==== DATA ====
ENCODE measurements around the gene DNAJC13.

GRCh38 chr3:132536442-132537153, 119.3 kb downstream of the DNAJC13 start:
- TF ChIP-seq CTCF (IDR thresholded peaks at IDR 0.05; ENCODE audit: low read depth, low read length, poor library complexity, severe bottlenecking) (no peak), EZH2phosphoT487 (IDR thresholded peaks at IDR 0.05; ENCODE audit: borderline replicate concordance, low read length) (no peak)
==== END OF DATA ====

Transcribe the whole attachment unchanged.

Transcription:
ENCODE measurements around the gene DNAJC13.

GRCh38 chr3:132536442-132537153, 119.3 kb downstream of the DNAJC13 start:
- TF ChIP-seq CTCF (IDR thresholded peaks at IDR 0.05; ENCODE audit: low read depth, low read length, poor library complexity, severe bottlenecking) (no peak), EZH2phosphoT487 (IDR thresholded peaks at IDR 0.05; ENCODE audit: borderline replicate concordance, low read length) (no peak)